Thought control strategies in obsessive-compulsive disorder: A replication and extension

J. S. Abramowitz, S. Whiteside, S. A. Kalsy, D. F. Tolin

Research output: Contribution to journalArticlepeer-review

86 Scopus citations


Previous research suggests that individuals with OCD use maladaptive strategies to control their unpleasant thoughts (Behav Res Ther (1977) 35, 775). These include worry and self-punishment strategies. In the present study we replicated and extended the previous findings by comparing thought control strategies used by patients with OCD to strategies used by anxious and non-anxious control participants. We also examined changes in thought control strategies for OCD patients who underwent cognitive-behavioral therapy. Compared to controls, OCD patients reported more frequent use of worry and punishment strategies, and less frequent use of distraction. Following successful treatment, OCD patients evidenced increased use of distraction and decreased use of punishment. Findings are discussed in terms of the cognitive model of OCD.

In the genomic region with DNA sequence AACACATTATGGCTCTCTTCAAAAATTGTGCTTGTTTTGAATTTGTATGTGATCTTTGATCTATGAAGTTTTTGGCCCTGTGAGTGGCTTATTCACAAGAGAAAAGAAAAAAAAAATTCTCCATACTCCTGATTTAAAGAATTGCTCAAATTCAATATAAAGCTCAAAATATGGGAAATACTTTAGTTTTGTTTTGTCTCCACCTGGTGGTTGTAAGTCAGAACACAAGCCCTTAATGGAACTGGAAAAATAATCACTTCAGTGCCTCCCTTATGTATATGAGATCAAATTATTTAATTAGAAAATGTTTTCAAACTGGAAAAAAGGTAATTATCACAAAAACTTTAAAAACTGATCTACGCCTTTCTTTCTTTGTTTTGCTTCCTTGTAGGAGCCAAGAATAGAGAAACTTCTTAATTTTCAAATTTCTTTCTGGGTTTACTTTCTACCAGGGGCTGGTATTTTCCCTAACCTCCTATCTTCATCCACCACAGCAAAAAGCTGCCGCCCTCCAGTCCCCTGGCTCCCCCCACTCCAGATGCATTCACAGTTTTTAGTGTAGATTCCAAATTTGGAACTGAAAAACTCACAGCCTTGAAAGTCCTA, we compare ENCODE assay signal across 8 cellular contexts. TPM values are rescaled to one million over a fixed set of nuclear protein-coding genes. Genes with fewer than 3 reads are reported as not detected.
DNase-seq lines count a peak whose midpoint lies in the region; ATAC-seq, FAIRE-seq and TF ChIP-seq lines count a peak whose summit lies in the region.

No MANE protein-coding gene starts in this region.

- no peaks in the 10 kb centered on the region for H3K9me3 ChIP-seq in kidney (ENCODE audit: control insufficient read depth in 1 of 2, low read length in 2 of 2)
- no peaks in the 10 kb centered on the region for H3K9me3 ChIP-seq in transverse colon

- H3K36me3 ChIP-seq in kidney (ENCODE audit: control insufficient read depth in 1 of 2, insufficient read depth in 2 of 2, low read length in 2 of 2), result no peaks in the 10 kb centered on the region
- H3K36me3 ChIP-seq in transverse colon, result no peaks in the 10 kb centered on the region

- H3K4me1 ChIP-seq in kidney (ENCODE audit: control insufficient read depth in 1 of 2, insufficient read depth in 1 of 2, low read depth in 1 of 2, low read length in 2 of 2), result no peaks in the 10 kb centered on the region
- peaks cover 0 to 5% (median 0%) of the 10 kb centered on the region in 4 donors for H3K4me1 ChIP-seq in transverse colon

Original languageEnglish (US)
Pages (from-to)529-540
Number of pages12
JournalBehaviour Research and Therapy
Issue number5
StatePublished - May 1 2003


  • Anxiety
  • Cognitive theory
  • Cognitive-behavioral therapy
  • Obsessive-compulsive disorder
  • Thought control strategies

ASJC Scopus subject areas

  • Experimental and Cognitive Psychology
  • Clinical Psychology
  • Psychiatry and Mental health


Dive into the research topics of 'Thought control strategies in obsessive-compulsive disorder: A replication and extension'. Together they form a unique fingerprint.

Cite this